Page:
Questions about the safety of GM crops

Over the past few years, communities from all over Hawaii have come together to question the safety over the planting of experimental genetically modified crops and about the large amounts of pesticides that are applied to grow them — some in close proximity to schools and rural communities.

The agrochemical industry has responded with a well-funded public relations campaign — and by greasing the wheels of power — in government, media and academia.

To design an effective PR campaign, the agrochemical industry is drawing upon experience in defending products such as asbestos, agent orange, atrazine, benzene, bisphenol-A, dioxin, Dursban, PCBs, and even silicon breast implants.

To understand why real concerns exist about the health and environmental safety of GM crops, it is important to demystify or to deconstruct some of the claims made by the agrochemical industry,

• Contrary to industry claims, no scientific consensus exists about the safety of genetically modified crops.

• The vast majority of the 1,600-plus studies, cited by industry to claim safety, have little or nothing to do with the health safety of GM crops. Also most of the long-term studies cited by the industry don’t have the sufficient number of samples or the statistical power needed to detect differences between treatments.

• Contrary to industry claims, few independent studies have evaluated the safety of GM crops and no post-marketing studies have been conducted to determine whether GM crops have had an adverse health or environmental effect.

• In the real world, the intensive use of pesticides and the planting of GM crops are co-mingled. Safety exposure studies thus need to consider together both the presence of pesticide residues and of the genetic mutations on the crop.

• The promise of jobs, rewards or other economic enticements is considered to be an unethical practice, according to public health and medical standards, when introducing experimental drugs or vaccines to impoverished rural communities. The enticement principle also applies to field workers exposed to toxic chemicals and to novel experimental genetic mutations.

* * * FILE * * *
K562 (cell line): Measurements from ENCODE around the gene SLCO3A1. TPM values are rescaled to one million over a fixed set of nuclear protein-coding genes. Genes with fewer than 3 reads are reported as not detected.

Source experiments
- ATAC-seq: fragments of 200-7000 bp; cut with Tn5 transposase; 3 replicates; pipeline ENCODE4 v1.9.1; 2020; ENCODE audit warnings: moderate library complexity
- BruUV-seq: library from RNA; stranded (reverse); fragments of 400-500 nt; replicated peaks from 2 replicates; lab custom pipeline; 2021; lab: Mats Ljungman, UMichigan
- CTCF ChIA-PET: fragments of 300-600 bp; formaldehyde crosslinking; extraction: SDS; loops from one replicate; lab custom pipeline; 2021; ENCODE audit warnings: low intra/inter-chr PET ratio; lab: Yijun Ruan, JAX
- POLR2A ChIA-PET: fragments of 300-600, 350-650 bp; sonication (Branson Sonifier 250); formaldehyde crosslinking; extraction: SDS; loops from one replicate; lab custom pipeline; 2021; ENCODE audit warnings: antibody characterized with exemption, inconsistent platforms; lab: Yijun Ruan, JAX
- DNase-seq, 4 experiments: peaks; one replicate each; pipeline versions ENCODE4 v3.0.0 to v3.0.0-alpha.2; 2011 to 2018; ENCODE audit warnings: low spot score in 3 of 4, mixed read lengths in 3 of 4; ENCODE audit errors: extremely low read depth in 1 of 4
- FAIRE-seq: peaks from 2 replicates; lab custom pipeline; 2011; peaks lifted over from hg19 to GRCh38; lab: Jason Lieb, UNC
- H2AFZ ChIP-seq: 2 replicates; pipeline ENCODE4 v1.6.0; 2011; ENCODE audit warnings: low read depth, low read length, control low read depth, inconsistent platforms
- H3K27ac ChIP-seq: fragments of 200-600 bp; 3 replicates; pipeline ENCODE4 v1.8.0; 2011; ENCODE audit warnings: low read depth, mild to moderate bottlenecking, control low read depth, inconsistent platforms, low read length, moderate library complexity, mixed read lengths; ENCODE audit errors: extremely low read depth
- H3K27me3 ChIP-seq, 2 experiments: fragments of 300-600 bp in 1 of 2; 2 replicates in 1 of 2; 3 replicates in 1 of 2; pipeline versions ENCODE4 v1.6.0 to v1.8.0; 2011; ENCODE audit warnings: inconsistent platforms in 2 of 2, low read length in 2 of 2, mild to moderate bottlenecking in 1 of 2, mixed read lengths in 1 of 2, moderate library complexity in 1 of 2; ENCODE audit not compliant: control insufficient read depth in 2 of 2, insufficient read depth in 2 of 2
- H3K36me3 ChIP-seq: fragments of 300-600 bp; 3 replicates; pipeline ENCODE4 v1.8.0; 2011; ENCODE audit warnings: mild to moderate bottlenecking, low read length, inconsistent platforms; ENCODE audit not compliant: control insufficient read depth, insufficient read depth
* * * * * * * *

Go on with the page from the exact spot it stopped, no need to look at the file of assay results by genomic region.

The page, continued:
• The economic concept of opportunity costs has not been brought into the value equation for the GM seed industry. Without assessing externality costs to society, the GM industry claims an annual value of about $10,000 per acre from the land they own or lease. Yet, we have not considered the “opportunity cost” of not growing high-value environmentally friendly crops with per-acre annual revenues of over $150,000.

• No evidence exists GM crops will be effective in feeding a global population. For example, hunger in the U.S. has escalated, despite extensive adoption of GM crops over the past 15 years.

• Several problems with GM crops are well documented, including the use of more pesticides; the prolific spread of pesticide-resistant superweeds and superbugs; billions of dollars lost to farmers due to GM contamination; the monopolization of the food supply; and the adverse effect of pesticides on both health and the environment.

Another favorite strategy of the agrochemical industry and its supporters is the attempt to marginalize and to characterize those who question the safety of genetic modification as “outsiders,” “anti-science,” or even as “anti-farming.” Nothing could be further from the truth. Concerns about safety have actually brought communities together, with requests about disclosure and accountability.

The food safety movement has also been mischaracterized as “anti.” A more accurate description would be to characterize the movement as “pro”: pro-healthy and wholesome toxic-free diets, pro-small family farms, pro-aloha aina or land stewardship, and pro-protection of future generations.

Hector Valenzuela is a professor and crop specialist at the University of Hawaii-Manoa.

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